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Lawmakers tackle health exchange, sex trafficking, autism

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State lawmakers are tackling proposals that aim to fix the troubled health exchange, ban sex trafficking and prevent youth from smoking. Here’s a sampling of the hundreds of bills that were passed on Tuesday:

HEALTH EXCHANGE — The Hawaii Health Connector estimates it will need about $28 million over the next several years to break even and become profitable. But without a plan to achieve profitability, the federal government could assume responsibility for some functions of the troubled health exchange. A bill that may enable ways for the exchange to make money, SB 1028, passed in the House.

SEX TRAFFICKING— People forced into prostitution would be treated as victims instead of criminals under SB 265, which was passed by the House.

UNDERAGE SMOKING — They may be allowed to fight to defend their country, but youngsters between 18 and 21 years old would no longer be allowed to smoke traditional or electronic cigarettes under SB 1030, which was passed by the House.

AUTISM COVERAGE — Insurance companies in Hawaii are not required to cover autism treatments, and SB 791, which was passed by the House, seeks to change that by requiring coverage for diagnosis and treatment of the condition.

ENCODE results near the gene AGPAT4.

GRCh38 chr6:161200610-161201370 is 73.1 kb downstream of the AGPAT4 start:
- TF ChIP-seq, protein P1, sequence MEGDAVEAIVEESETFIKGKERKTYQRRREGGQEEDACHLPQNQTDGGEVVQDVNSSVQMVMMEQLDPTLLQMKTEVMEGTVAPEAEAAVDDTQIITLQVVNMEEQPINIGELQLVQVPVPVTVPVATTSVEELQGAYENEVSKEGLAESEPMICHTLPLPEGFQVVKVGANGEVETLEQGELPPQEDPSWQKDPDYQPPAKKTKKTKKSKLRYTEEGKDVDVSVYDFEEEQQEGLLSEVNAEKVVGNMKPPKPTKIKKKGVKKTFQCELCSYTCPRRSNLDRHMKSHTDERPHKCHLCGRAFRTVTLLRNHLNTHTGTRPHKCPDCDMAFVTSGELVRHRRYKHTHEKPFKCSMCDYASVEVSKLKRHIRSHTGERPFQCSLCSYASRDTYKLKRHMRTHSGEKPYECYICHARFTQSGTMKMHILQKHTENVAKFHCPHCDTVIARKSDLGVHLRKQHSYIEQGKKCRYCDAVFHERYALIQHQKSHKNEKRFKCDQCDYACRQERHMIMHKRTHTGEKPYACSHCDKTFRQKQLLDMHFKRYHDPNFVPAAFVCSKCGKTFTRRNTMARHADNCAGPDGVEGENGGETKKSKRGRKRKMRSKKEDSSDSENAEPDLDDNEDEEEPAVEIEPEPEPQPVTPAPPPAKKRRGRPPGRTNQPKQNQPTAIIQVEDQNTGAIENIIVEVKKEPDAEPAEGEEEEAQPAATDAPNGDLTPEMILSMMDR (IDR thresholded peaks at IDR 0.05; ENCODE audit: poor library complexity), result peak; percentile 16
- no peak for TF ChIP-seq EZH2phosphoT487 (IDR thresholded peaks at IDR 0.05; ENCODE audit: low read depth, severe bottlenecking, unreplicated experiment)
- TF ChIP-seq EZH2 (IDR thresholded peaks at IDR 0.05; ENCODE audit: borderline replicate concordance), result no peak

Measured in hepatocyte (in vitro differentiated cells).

HOSPITAL HELP — The Maui region of the Hawaii’s public hospital system would be able to enter into a public-private partnership to help run one or more of its financially troubled facilities under HB 1075, which was passed by the Senate.

RAIL TAX — Honolulu’s proposed rail transit system is facing a potential $900 million shortfall. A bill passed by the Senate, HB 134, would shuffle more money to the rail by extending a county surcharge on a state tax by five years and giving the Legislature the option to extend it again for two additional 10-year periods.

GENDER IDENTITY — It may be unnecessary to have gender reassignment surgery to change the gender marker on a birth certificate in Hawaii. The Senate passed HB 631.

TAXI TROUBLES — Alternative transportation companies like Uber and Lyft are popular among smartphone users who can call for a ride with a click of a button. But companies like Uber and Lyft are operating with little regulation in the state. A bill to change that, SB 1280, was passed by the House.

BODY CAMS — Body cameras would be ordered for about 100 Honolulu police officers for a pilot program under HB 365, which was passed by the Senate.

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